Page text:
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The Servant of the Lord (Matthew 12:15-21)

First Baptist Church https://fbcbartow.org

“The Servant of the Lord”

(Matthew 12:15-21)

Series: God’s Fulfilled Promise [on screen]

Rev. Matthew C. McCraw, EdD

First Baptist Church, Bartow, Florida

July 14, 2019

The Passage

Matthew 12:15-21

15 Jesus was aware of this and withdrew. Large crowds followed him, and he healed them all. 16 He warned them not to make him known, 17 so that what was spoken through the prophet Isaiah might be fulfilled:

18 Here is my servant whom I have chosen, my beloved in whom I delight; I will put my Spirit on him, and he will proclaim justice to the nations. 

19 He will not argue or shout, and no one will hear his voice in the streets.

20 He will not break a bruised reed, and he will not put out a smoldering wick, until he has led justice to victory.

21 The nations will put their hope in his name.

Introductory Comments:

Do we all remember what is going on in the Gospel of Matthew?

Jesus has grown in fame and popularity. He has healed many. He has taught much. He has cast out demons. He is well known and well loved by many. 

However, Jesus has started to develop an edge to His teaching. He is confronting people head-on for hypocrisy, for not understanding the ways of God, and for not understanding His ministry. 

In last week’s passage, we see Jesus call out the Pharisees for not really understanding the law of God and He stands against their legalism and lack of love. As a result, the Pharisees start to plot against Jesus in order to kill Him. 

We read this in verse 15 of today’s passage, “15 Jesus was aware of this and withdrew. Large crowds followed him, and he healed them all.”

Jesus was aware that the Pharisees wanted Him dead, so He did what many of us would do, He got out of there; He withdrew from the area!

However, even though Jesus was hated by the Pharisees, many people were still fascinated with Him and tried to partake of His miracles and great teaching. 

Matthew said, “Large crowds followed Him.”

Even though Jesus was withdrawing for a reason. Even though Jesus was trying to stick to His mission, these large crowds followed Him and He still healed them. In fact, we see that, “He healed them all.”

Jesus was unique and sometimes hard to figure out. He did things differently. 

We might wonder what would drive Jesus to behave the way that He did. Why is He so unique?

Well, it might interest some of us to know that part of who Jesus would be, how He would behave, and what His mission would be was prophesied long ago by the prophet Isaiah. 

One of the prophecies of Isaiah makes up the bulk of our passage today. 

Let’s go to God in prayer and ask Him to speak to us as we soak in the Word of God. 


Remember, Matthew is writing His Gospel so that we might know that Jesus is the promised prophesied Messiah. 

The passage that we have today contains the largest quotation from the Old Testament in the Gospel of Matthew. So, we ought to pay attention to it.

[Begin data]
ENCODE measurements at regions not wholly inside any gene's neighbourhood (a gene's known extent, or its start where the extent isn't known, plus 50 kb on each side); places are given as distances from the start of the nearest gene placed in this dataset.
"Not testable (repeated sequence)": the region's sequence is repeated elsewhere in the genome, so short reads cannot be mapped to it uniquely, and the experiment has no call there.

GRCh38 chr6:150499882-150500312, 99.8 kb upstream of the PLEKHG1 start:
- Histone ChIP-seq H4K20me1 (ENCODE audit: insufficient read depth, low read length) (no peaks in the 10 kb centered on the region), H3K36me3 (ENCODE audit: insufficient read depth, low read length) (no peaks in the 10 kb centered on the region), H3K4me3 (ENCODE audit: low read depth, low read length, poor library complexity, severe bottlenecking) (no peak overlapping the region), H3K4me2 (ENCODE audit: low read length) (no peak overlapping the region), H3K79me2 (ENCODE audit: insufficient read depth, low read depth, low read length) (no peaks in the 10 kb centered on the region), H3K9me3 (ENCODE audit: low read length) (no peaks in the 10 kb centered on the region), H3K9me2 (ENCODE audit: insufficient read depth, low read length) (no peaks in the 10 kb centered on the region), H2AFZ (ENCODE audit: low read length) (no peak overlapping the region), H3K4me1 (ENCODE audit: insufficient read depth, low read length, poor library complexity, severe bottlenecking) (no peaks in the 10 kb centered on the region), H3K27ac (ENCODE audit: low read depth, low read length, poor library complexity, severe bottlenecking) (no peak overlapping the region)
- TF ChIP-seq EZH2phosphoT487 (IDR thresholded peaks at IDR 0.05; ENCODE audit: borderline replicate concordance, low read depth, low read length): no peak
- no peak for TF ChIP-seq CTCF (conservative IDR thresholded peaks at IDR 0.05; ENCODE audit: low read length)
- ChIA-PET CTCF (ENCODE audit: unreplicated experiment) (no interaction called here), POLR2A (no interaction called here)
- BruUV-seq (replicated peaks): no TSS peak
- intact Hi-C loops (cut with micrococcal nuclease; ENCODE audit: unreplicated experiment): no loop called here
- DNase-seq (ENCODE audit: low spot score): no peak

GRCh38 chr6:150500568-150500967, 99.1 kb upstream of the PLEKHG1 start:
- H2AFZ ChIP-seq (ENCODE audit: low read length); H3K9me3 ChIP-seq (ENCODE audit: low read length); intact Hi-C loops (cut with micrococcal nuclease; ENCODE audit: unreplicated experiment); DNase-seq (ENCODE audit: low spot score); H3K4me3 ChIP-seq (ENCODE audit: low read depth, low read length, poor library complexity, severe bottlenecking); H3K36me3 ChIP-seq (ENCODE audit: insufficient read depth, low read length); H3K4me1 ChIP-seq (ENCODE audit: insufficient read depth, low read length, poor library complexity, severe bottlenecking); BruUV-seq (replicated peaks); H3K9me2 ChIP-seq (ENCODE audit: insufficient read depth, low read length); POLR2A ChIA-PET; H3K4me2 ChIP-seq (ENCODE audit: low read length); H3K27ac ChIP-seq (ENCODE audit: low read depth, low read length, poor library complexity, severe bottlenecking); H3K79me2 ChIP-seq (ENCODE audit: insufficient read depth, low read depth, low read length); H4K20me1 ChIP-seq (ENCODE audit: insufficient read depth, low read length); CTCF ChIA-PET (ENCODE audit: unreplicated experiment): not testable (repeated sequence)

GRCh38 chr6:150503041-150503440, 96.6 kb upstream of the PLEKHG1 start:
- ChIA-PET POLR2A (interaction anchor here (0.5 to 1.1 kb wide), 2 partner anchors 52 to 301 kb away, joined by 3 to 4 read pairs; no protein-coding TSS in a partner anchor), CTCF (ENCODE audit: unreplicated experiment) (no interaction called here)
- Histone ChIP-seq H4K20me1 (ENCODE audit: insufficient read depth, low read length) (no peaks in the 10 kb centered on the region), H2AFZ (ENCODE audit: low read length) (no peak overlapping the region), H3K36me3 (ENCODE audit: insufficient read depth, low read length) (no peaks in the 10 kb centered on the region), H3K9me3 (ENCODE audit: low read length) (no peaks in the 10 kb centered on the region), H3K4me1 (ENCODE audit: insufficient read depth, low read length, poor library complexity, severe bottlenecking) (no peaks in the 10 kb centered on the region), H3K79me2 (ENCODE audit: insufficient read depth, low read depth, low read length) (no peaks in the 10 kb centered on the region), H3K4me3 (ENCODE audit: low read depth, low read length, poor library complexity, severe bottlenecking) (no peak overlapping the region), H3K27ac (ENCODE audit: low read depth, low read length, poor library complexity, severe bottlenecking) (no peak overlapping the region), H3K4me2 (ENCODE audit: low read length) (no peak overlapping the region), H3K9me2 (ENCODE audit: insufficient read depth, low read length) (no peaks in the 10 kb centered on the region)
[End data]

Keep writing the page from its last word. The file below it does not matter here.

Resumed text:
From this prophecy and how it is applied to Jesus, we will learn two defining identities of who Jesus is and why He came to the earth. 

Let’s discover first that . . .

I. Jesus is the Servant of God (vv. 15-18) [on screen]

Look at verses 16-18. 

16 He warned them not to make him known, 17 so that what was spoken through the prophet Isaiah might be fulfilled:

18 Here is my servant whom I have chosen, my beloved in whom I delight; I will put my Spirit on him, and he will proclaim justice to the nations. 

Jesus warned those whom He had healed not to let everyone know where He was. 

You see, Jesus could have just called down an army of angels to take out the Pharisees when they wanted to kill Him. He could have gone around the whole region of Galilee and healed whomever He wanted and killed whomever He wanted, but He didn’t do that. 

He didn’t want to create unnecessary commotion or chatter. He was trying to stick to the reason that He came to the earth. He knew that crazy events would come later but now was not the time. 

Jesus had a mission. He was part of a larger plan. He first came to the earth as a human being who was the servant of God. 

This prophecy from Isaiah long ago spoke to the fact that Jesus would be a servant of God. 

Now, serious students of God’s Word will realize that this prophecy originally seemed to speak to the nation and people of Israel. Indeed, it did speak of the people of Israel. However, as is often the case, this prophecy spoke not just to one thing, but to two. 

You see, prophecies often spoke of Adam and Jesus, or Moses and Jesus, or David and Jesus, or in this case, Israel and Jesus. 

Whereas Israel failed to live as a faithful servant of God, Jesus the Messiah would succeed as God’s faithful servant.

Jesus the Messiah was God’s beloved servant, who was chosen by God for this purpose, who was beloved by God, in whom God delighted, and on whom God’s Holy Spirit would rest. 

This moment, this man, this mission was prophesied long ago and Jesus is living it out in Matthew 12. 

By the way, you can notice all three members of the Trinity present in this prophecy. The Father is speaking about the Son, on whom the Holy Spirit will rest. It’s worth noting that all three are here, not just one or two. All three are divine and present. That’s just a little doctrinal note for you, for free. 

Jesus was the ultimate and perfect servant of God. He was faithful, He was holy, He was completely committed, He was enabled by the Spirit, and He was laser-focused on the mission. 

He is the servant of God.

Also, . . .

II. Jesus is the Savior of sinners (vv. 19-21) [on screen]

As Jesus is being an obedient servant to God the Father, He is doing so by being committed to the mission. 

Central to the mission of Jesus’ coming to the world was saving sinners. We see at the end of verse 18 that Jesus will bring the justice of God. The justice of God would be satisfied chiefly by the righteous life of Jesus and the substitutionary death of Jesus on the cross. The wrath of God towards sin would be satisfied in the life, death, burial, and resurrection of Jesus. Justice would be served.